The yoga retreat we were just on does merit a little diversion - not exactly to the interior life, but rather 'off-trail'. This post is about Prana del Mar and the amazing experience Yogatown here in Ottawa created for us there. (To view images larger, just click on them.)
|Early morning flocking. This is the largest number|
of living beings I ever saw on our 2 km long beach.
My entry into expansion in thought and action, having connections in this world that are both strong and independent, comes from being outside. On mountains and in deserts, limits are at times not only redefined, but discarded; there I challenge my capacities, learn more skills, gain experience in self-sufficiency. That is where my spirit soars, where I am at my best. This retreat experience offered that by combining the leadership of a trusted Yogatown team (yeah to Paula, Tracy, Jenna and Michelle), a deepening yoga practice and the exquisite Prana del Mar in its wild Baja peninsula surroundings.
|Roof top solar panels. Looking toward the entrance gate.|
|This garden like all else at the retreat is about |
gorgeous design, details that delight.
Located in a semi-arid desert, Prana del Mar operates off-the-grid, but in truth it is simply self-sufficient: powered by solar panels and with its own water treatment. There is a wireless internet hub (via satellite), even though its downloads are limited on a daily basis. The retreat exudes a quiet luxury, with simple and beautiful design carried through in every detail and with comfortable, airy spaces everywhere.
The yoga studios are beautiful, the grounds creatively kept with little surprises appearing in the sand each day. Beach access is direct out the back gate. Most days, our group had the 2 km long beach to ourselves. There were just a few horseback riding groups and some dune buggy excursions. Swimming is not possible here due to the strength of the waves and currents, but this makes for impressive pictures ... and some fine frolicking at the edge of the surf.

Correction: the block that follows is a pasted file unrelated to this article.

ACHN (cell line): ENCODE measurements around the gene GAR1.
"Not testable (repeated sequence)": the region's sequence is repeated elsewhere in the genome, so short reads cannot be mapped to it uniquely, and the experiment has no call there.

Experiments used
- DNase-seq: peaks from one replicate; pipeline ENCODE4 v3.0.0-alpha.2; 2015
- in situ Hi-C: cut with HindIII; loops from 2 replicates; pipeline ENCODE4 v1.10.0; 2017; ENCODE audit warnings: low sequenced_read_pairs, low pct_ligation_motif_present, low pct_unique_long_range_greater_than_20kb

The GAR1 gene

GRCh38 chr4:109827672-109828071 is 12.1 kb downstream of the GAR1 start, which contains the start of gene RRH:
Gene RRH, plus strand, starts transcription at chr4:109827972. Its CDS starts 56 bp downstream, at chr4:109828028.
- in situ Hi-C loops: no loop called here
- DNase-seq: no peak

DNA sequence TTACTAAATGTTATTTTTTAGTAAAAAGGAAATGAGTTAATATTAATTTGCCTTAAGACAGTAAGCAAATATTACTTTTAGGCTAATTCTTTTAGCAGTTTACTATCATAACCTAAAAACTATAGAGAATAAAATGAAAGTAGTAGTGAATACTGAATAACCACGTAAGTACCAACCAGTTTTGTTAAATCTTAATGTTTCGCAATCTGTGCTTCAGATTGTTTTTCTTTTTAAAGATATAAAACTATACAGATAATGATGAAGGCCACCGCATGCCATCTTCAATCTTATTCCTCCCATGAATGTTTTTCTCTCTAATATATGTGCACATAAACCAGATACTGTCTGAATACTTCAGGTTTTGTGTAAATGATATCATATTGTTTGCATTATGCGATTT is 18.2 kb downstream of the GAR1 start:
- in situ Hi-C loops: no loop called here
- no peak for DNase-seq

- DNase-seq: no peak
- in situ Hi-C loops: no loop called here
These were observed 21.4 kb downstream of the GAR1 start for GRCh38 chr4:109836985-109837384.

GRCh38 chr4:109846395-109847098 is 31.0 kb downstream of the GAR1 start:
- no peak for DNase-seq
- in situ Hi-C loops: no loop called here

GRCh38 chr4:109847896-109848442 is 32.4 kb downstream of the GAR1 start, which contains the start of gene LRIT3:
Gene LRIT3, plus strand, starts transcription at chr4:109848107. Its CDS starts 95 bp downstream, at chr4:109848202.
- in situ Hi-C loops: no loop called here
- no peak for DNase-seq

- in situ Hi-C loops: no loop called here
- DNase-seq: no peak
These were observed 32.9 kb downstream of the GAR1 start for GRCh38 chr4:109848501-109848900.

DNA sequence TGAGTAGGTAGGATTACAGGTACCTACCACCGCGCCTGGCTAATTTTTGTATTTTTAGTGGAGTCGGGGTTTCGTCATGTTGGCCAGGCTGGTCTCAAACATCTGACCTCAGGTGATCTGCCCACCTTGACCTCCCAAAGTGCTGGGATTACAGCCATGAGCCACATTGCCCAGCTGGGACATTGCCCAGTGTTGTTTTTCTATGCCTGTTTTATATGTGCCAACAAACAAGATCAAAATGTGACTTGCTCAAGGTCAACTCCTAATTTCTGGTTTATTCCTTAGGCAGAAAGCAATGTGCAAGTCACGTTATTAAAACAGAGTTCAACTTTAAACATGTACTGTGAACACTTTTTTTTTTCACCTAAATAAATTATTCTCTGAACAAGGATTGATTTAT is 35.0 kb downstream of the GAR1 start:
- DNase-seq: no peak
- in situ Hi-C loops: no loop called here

There is a lovely salt water pool, hot tub, tanning area by the main building. Daily spa treatments were available with excellent reviews of Anna Maria's work.
|The moon studio - great for yoga nidra ...|
The chef and his kitchen crew created delicious meals each day. Unique breakfast smoothies and egg dishes (non egg options available), followed hot soups for lunch and dinners featured a variety of options from salads and vegetables to quinoa and fish. Pre-yoga fruit and coffee was always at the ready, too. Various dietary preferences, food allergies and such were easily accommodated.
|New yoga ... :) |
The main yoga studio with windows on all sides is infused
with the outside world.
|The guest quarters from the main building's roof top. We had|
the corner unit closest to the beach.
People are essential to creating the kind of perfect week we had. Our group of 23 gelled quickly and settled into a fine rhythm. Excursions and meal time conversations were filled with stories and view points. And at the heart of it all was an exquisitely led yoga practice twice daily - and our special delivery morning mail, which we all looked forward to.
|Night view from our porch toward the beach.|
Many staff members speak English very well. The Cabo San Lucas area at large has come to cater to American and Canadian tourists, so that we found that guides also usually spoke English, if they weren't, in fact, ex-pats themselves. This aspect is not what I would seek out: I prefer to participate in local culture and language but in the scheme of things that is a small quibble. Mexicans were surprised when I told them that I learned Spanish at UNAM. After all, Universidad Nacional Autónoma de México is not only one of the most highly regarded in all of Latin America; more personally, I serve on its Advisory Board for its extension school here in Canada. In that sense, it was high time, I finally spent a few days in Mexico!